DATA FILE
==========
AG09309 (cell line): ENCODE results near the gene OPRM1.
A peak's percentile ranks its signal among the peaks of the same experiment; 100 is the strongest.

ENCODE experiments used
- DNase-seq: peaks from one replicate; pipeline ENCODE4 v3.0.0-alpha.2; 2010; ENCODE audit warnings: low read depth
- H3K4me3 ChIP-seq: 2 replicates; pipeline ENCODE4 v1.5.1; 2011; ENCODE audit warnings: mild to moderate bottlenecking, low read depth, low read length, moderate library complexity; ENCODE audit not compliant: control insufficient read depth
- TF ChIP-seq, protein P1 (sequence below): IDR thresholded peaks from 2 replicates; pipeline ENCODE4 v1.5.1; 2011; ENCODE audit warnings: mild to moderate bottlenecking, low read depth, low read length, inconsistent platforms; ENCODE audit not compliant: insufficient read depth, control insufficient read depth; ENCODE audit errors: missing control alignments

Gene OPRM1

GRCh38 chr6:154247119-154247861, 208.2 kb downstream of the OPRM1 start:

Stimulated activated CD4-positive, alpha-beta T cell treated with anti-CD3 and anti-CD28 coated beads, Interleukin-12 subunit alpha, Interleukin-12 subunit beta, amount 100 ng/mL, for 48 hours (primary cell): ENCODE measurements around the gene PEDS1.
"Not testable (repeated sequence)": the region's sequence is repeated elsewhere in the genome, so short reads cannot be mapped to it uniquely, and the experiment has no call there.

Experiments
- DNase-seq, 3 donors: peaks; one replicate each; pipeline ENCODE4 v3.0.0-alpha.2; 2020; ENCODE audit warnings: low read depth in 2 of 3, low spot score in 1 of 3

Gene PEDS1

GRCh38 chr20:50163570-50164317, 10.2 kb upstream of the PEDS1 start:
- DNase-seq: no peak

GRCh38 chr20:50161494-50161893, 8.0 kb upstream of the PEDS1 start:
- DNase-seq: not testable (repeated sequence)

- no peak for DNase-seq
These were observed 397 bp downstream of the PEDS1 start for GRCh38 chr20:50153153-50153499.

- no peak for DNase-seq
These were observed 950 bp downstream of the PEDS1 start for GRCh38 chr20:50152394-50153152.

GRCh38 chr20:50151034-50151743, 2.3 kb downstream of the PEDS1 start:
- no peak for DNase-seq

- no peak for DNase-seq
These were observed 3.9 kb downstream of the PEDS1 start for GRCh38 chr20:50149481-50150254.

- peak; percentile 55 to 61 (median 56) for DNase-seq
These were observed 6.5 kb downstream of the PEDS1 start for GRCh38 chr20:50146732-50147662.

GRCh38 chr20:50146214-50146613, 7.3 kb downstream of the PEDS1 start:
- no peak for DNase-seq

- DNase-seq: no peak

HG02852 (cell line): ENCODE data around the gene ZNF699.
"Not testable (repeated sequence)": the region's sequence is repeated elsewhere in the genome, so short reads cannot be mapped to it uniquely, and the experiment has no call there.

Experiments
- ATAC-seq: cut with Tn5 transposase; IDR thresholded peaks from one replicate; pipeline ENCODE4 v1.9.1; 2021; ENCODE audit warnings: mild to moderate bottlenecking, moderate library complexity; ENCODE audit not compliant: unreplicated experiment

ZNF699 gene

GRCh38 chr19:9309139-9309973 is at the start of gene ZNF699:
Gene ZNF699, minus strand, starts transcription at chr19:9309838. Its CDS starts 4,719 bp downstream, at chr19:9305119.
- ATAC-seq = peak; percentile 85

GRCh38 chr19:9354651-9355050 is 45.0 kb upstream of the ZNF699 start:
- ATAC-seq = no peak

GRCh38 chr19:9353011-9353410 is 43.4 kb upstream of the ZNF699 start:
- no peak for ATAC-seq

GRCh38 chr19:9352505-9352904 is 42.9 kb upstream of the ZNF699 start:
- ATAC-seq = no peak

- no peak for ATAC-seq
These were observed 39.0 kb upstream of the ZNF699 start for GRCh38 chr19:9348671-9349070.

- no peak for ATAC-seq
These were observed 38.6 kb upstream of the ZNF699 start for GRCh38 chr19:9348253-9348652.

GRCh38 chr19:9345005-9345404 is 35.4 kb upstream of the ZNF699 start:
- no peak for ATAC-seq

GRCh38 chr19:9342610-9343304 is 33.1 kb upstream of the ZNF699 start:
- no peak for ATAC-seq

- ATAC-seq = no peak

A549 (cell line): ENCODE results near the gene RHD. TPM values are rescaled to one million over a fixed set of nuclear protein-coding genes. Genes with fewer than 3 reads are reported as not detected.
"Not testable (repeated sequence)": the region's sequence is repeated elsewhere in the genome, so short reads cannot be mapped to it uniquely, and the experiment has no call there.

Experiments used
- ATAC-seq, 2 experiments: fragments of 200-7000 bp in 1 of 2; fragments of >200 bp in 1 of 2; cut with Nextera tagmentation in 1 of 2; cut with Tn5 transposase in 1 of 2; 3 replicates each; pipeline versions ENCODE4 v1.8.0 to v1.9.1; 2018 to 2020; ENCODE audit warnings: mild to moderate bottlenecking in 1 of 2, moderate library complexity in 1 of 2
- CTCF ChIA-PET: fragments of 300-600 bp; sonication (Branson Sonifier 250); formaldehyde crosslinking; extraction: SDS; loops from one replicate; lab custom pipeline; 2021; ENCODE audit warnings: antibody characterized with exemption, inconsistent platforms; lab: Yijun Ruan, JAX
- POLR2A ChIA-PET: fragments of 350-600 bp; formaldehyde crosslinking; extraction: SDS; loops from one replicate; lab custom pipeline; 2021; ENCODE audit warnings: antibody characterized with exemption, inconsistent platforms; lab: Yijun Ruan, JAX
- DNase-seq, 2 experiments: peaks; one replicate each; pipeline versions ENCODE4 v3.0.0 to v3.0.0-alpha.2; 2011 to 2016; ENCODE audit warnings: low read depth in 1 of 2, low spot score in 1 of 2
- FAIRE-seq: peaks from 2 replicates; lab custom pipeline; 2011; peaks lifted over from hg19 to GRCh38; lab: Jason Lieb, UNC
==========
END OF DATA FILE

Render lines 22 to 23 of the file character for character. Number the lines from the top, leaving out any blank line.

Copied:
GRCh38 chr20:50151034-50151743, 2.3 kb downstream of the PEDS1 start:
- no peak for DNase-seq